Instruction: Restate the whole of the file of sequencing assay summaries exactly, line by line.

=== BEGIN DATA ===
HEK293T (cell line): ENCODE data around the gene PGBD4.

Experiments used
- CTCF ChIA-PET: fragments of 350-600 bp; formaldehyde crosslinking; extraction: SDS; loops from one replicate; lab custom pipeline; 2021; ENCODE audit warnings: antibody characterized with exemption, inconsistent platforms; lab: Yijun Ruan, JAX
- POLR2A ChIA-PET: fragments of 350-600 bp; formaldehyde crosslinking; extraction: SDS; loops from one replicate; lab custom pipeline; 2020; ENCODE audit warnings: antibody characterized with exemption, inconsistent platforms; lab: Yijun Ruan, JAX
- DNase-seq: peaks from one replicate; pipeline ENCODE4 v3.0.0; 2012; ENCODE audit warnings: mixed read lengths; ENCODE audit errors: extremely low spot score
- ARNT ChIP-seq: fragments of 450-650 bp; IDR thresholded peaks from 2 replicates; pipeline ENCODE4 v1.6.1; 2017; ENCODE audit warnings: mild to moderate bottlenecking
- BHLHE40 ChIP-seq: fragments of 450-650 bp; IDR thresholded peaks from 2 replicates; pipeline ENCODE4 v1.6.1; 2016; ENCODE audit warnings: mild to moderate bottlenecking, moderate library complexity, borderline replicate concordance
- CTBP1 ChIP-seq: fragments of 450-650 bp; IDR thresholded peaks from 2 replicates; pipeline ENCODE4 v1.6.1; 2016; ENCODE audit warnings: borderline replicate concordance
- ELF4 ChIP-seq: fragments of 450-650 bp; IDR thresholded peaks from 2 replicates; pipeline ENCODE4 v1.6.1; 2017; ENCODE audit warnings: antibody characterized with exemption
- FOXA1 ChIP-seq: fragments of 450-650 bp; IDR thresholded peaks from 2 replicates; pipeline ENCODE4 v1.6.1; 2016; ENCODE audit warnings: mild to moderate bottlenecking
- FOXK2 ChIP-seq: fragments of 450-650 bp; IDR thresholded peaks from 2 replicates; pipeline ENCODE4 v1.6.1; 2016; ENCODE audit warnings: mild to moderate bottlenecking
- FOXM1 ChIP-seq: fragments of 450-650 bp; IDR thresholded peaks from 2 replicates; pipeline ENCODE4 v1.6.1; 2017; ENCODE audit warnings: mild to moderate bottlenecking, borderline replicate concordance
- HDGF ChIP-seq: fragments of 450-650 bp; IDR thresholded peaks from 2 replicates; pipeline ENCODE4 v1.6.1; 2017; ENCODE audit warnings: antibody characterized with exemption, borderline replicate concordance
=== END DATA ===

HEK293T (cell line): ENCODE data around the gene PGBD4.

Experiments used
- CTCF ChIA-PET: fragments of 350-600 bp; formaldehyde crosslinking; extraction: SDS; loops from one replicate; lab custom pipeline; 2021; ENCODE audit warnings: antibody characterized with exemption, inconsistent platforms; lab: Yijun Ruan, JAX
- POLR2A ChIA-PET: fragments of 350-600 bp; formaldehyde crosslinking; extraction: SDS; loops from one replicate; lab custom pipeline; 2020; ENCODE audit warnings: antibody characterized with exemption, inconsistent platforms; lab: Yijun Ruan, JAX
- DNase-seq: peaks from one replicate; pipeline ENCODE4 v3.0.0; 2012; ENCODE audit warnings: mixed read lengths; ENCODE audit errors: extremely low spot score
- ARNT ChIP-seq: fragments of 450-650 bp; IDR thresholded peaks from 2 replicates; pipeline ENCODE4 v1.6.1; 2017; ENCODE audit warnings: mild to moderate bottlenecking
- BHLHE40 ChIP-seq: fragments of 450-650 bp; IDR thresholded peaks from 2 replicates; pipeline ENCODE4 v1.6.1; 2016; ENCODE audit warnings: mild to moderate bottlenecking, moderate library complexity, borderline replicate concordance
- CTBP1 ChIP-seq: fragments of 450-650 bp; IDR thresholded peaks from 2 replicates; pipeline ENCODE4 v1.6.1; 2016; ENCODE audit warnings: borderline replicate concordance
- ELF4 ChIP-seq: fragments of 450-650 bp; IDR thresholded peaks from 2 replicates; pipeline ENCODE4 v1.6.1; 2017; ENCODE audit warnings: antibody characterized with exemption
- FOXA1 ChIP-seq: fragments of 450-650 bp; IDR thresholded peaks from 2 replicates; pipeline ENCODE4 v1.6.1; 2016; ENCODE audit warnings: mild to moderate bottlenecking
- FOXK2 ChIP-seq: fragments of 450-650 bp; IDR thresholded peaks from 2 replicates; pipeline ENCODE4 v1.6.1; 2016; ENCODE audit warnings: mild to moderate bottlenecking
- FOXM1 ChIP-seq: fragments of 450-650 bp; IDR thresholded peaks from 2 replicates; pipeline ENCODE4 v1.6.1; 2017; ENCODE audit warnings: mild to moderate bottlenecking, borderline replicate concordance
- HDGF ChIP-seq: fragments of 450-650 bp; IDR thresholded peaks from 2 replicates; pipeline ENCODE4 v1.6.1; 2017; ENCODE audit warnings: antibody characterized with exemption, borderline replicate concordance